Saturday, April 9, 2011

How to Use a Depth Finder - A Guide for Morons

A few years back, my in-laws purchased a house in a neighborhood where all of the houses back up to a man-made, 7-fingered lake.  A 24' long pontoon boat, named "Sweet Chariot", came with the house.... for free.  (I've since learned to be very, very leery of free boats and the required amount of work, time and expense to get said free boat sea-worthy again.)

Sweet Chariot was a mess.  The wood decking was rotted and the fasteners were either rusty or non-existent.  Most of these existing ones had to be removed with a torch, salz-all, crow bars, cutting wheels, a 3' long bolt cutter and other implements of destruction.  (The head of a rusty bolt, when snapped in half with a bolt cutter, makes an interesting noise as it whizzes by your head close to speed of sound.)  Every time the trolling motor batteries went out, the previous owner would acquire a new set and leave the old ones on the boat.  There were 8 HEAVY DUTY batteries which ultimately resulted in creating the same number of hernias after trying to get them loaded in the truck for environmentally-friendly disposal.

I worked on Sweet Chariot for months stripping everything off, throwing most of it away and rebuilding it from the frame up with new marine grade plywood, paint, carpet, etc.  While she was never going to win any beauty contests and she was a tad underpowered with a 70lb thrust trolling motor, it was sea-worthy (lake-worthy).

After a few trips with the family around the lake, a couple of friends and I got the bright idea for a midnight fishing excursion which would end with breakfast (all before an early morning meeting at church).  THIS was a good plan.  We were younger and "stupider" then and could sleep later.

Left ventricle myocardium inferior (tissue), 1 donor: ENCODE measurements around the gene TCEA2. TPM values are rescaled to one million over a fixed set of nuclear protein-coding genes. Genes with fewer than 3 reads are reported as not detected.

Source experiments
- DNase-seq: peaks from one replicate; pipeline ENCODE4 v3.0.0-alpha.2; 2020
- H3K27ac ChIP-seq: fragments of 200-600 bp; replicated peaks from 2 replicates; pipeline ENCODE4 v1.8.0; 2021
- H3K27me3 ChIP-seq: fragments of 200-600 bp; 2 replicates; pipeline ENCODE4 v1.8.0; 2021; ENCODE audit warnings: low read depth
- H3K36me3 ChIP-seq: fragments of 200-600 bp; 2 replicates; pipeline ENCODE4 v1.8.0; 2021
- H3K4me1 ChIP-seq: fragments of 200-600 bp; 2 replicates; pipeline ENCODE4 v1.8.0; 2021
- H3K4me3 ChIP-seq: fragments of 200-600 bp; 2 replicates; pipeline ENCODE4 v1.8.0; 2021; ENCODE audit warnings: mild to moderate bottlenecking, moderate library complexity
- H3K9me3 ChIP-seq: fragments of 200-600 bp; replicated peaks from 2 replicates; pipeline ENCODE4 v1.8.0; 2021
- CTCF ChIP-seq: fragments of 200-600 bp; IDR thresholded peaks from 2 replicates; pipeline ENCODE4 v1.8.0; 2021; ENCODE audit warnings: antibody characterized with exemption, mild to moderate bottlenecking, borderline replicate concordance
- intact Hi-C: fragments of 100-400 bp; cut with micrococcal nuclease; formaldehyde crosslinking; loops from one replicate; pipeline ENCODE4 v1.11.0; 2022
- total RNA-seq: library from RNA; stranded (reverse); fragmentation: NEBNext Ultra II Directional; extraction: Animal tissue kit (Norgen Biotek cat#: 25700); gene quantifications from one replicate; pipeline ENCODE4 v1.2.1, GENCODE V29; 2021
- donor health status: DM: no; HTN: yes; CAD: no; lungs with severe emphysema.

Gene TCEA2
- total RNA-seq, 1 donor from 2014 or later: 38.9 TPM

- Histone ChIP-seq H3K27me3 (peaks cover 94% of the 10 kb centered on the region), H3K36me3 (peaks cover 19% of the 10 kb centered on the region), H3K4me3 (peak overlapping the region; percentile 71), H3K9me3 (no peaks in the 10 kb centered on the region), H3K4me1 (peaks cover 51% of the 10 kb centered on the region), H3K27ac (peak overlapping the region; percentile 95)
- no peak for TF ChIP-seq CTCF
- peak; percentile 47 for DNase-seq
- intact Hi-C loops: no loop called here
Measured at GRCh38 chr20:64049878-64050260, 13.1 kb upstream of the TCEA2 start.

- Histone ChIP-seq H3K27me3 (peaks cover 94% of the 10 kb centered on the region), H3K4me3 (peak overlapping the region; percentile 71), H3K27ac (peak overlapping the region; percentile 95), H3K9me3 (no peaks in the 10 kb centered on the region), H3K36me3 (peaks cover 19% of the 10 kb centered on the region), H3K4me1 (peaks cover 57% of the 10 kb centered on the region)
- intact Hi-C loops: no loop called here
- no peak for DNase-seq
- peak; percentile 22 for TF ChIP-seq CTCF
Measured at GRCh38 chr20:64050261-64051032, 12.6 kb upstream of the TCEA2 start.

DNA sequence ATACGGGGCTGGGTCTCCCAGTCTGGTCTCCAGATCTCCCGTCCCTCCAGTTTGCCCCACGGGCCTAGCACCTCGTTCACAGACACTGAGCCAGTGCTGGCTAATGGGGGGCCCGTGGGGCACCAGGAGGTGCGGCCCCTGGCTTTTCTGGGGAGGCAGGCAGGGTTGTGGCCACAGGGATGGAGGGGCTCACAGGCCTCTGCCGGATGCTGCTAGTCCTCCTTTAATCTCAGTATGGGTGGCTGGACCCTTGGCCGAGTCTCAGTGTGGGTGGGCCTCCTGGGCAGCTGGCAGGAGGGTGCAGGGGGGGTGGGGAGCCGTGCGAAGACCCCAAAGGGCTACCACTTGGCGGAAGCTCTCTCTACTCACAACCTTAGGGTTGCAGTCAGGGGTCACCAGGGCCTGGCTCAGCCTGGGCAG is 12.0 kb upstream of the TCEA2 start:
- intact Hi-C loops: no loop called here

After waking up half the neighborhood getting our gear loaded on the boat just past midnight, we were off.  Since we had NO IDEA about this lake regarding structure, depth, etc., my buddy Genaro hooked up his depth finder.  A wire was shorted out and I was quite impressed that he, without missing a beat, immediately found a replacement fuse and had the unit working!

After rigging up the transducer to the omnipresent 2x4 nailed to yet another 2x4 and turning the depth finder on, we were literally BLOWN AWAY.  There were fish everywhere... and structure like we never imaged.  There where brushpiles.  There were deep channels....and drop-offs.... and schools of baitfish... and some real monsters hovering above the bottom.  Heck, there was even something that looked like a wreck!  Who would have ever imagined that this little, innocent body of water would be so interesting and so "fishy" underneath its surface!!!

We flew into action.  "Should we anchor on an edge and fish in a channel?"...  "Should we anchor in the deep and fish up in the shallows?"  The boat was abuzz with excitement, chatter and people fighting to get their gear ready.

After a few minutes, Dave, quite innocently, mentioned.... "Hey guys, I think we've seen that fish before".  A few seconds later, someone else noticed we were in DEMO mode.

The lake was pool table flat and has a depth of 5' with the occasional "hole" of 5.5'.

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